The foam was then treated in the same manner as described in Example I. A clear yellow oil (5.4 parts, 80% of theory) was obtained. The hydroxy number of the oil and the infra-red spectrum were consistent with that of the polyol employed in the preparation of the foam.
EXAMPLE IX A polyurethane foam was prepared from the following:
Ingredients: Parts by weight A 1320 equivalent weight polyol (OH#42.5) having ethylene oxide chemically combined in its structure prepared by condensing a mixture of ethylene oxide and propylene oxide with a 450 molecular weight addition product of propylene oxide and glycerine 100 Water 4.8 Halogenated hydrocarbon 3 Silicone surfactant 2 Amine catalyst 0.1 Stannous octoate 0.25 Tolylene diisocyanate 55.7
Ten parts of the above foam was treated in the manner described in Example I. A substantially quantitative yield of polyol was recovered. The hydroxyl number and the infra-red spectrum were consistent with that of the starting polyol.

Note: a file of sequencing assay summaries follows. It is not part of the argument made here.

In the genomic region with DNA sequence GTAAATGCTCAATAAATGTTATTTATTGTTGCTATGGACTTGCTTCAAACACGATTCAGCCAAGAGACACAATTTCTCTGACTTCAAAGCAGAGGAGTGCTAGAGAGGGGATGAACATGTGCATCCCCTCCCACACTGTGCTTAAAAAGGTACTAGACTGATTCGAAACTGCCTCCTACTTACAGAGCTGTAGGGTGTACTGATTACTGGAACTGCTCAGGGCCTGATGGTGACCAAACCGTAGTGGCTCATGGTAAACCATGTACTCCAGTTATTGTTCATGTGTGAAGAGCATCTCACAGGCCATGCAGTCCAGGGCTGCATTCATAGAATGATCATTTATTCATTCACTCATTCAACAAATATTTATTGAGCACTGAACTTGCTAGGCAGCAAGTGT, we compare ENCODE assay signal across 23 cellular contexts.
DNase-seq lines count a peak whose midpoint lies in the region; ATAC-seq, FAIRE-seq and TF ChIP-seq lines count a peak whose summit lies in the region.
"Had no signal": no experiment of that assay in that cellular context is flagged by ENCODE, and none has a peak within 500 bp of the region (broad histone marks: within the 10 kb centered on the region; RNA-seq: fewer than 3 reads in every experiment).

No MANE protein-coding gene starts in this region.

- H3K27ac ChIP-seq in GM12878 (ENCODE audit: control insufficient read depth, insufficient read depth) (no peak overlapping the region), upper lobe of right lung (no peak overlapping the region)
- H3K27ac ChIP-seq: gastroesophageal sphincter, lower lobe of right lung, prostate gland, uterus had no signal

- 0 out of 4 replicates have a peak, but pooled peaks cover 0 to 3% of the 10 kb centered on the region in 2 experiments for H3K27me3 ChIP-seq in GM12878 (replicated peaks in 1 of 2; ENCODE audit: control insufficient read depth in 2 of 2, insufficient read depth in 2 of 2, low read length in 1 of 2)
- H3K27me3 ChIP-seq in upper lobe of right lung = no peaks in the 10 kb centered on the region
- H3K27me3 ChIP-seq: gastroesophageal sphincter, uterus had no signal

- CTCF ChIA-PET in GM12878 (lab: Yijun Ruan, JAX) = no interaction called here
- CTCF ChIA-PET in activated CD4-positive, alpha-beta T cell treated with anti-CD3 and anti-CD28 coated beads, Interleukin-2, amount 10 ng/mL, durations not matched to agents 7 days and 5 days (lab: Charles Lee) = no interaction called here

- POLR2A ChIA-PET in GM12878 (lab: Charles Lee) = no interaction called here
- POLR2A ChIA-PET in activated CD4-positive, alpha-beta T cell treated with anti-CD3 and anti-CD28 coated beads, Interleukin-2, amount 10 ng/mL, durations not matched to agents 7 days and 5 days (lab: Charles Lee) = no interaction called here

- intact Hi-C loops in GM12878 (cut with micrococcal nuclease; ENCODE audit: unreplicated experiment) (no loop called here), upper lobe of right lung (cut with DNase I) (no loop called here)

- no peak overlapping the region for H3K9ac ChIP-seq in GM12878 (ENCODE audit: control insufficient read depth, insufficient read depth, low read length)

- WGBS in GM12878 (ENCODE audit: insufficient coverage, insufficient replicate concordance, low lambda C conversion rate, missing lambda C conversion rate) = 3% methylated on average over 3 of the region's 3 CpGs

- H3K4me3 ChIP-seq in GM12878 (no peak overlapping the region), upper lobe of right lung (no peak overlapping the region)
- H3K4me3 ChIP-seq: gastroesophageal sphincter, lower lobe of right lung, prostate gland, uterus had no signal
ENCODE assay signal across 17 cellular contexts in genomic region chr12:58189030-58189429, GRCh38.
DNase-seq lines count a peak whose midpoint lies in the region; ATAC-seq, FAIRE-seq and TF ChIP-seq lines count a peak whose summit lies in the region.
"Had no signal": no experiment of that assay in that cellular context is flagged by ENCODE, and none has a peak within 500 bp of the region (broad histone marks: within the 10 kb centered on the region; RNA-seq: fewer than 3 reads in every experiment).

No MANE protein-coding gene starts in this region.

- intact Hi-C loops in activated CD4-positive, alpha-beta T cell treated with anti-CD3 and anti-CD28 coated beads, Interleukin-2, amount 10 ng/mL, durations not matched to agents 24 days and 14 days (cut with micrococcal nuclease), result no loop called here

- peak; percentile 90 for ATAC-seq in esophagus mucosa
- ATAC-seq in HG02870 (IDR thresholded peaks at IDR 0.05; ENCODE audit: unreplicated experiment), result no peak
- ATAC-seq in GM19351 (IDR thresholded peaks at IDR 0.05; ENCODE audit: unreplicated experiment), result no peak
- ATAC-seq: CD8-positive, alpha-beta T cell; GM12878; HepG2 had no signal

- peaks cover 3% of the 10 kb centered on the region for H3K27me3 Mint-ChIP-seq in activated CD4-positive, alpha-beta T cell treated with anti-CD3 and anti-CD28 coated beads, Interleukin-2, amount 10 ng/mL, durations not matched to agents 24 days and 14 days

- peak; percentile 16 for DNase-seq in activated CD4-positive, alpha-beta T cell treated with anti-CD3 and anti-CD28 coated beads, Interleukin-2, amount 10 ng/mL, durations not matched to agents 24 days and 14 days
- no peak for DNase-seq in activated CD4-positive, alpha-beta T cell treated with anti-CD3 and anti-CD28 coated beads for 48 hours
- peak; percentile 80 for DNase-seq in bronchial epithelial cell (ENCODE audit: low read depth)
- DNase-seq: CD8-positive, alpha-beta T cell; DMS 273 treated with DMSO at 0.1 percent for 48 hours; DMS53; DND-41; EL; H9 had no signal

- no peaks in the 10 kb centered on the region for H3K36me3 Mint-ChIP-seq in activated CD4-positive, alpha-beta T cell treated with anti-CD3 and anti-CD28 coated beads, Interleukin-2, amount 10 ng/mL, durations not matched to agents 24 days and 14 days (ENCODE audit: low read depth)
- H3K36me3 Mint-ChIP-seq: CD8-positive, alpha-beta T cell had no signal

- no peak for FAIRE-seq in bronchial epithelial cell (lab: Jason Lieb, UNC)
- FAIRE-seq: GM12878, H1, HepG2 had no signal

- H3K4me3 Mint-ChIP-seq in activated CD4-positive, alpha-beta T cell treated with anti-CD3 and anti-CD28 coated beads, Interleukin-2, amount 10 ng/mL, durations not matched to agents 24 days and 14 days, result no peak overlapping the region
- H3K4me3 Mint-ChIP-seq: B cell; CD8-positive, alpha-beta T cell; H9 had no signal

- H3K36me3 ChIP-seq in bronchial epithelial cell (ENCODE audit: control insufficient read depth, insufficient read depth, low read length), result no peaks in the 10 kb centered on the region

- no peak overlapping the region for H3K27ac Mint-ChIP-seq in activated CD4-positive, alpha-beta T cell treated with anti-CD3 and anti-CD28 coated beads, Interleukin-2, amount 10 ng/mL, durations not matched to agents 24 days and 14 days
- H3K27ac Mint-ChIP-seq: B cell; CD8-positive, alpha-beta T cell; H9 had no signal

EXAMPLE X What is claimed is:
1. A process for the recovery of a polyether polyol obtained by condensing an initiator selected from the group consisting of ethylene glycol, propylene glycol, butylene glycol, 1,5-pentane diol, 1,6-hexane diol, glycerol, trimethylolpropane, 1,2,6-hexane triol, sorbitol, and pentaerythritol with a member of the group consisting of propylene oxide, butylene oxide, mixtures of propylene oxide with ethylene oxide, and mixtures of butylene oxide with ethylene oxide, said mixtures containing at least by weight of propylene oxide or butylene oxide, said polyol having an equavilent weight of at least about 400 from a polyurethane reaction product of said polyether polyol comprising (1) hydrolyzing at a temperature between C. and C. for about ten minutes to ten hours said polyurethane reaction product in the presence of from 0.1 part to 10 parts per part of said reaction product of a strong base selected from the group consisting of alkali metal oxides, alkali metal hydroxides, alkali earth metal oxides, and alkali earth metal hydroxides in a water/dimethylsulfoxide medium; and (2) extracting the polyether polyol resulting from (1) with a liquid paraflinic hydrocarbon which is immiscible with said medium.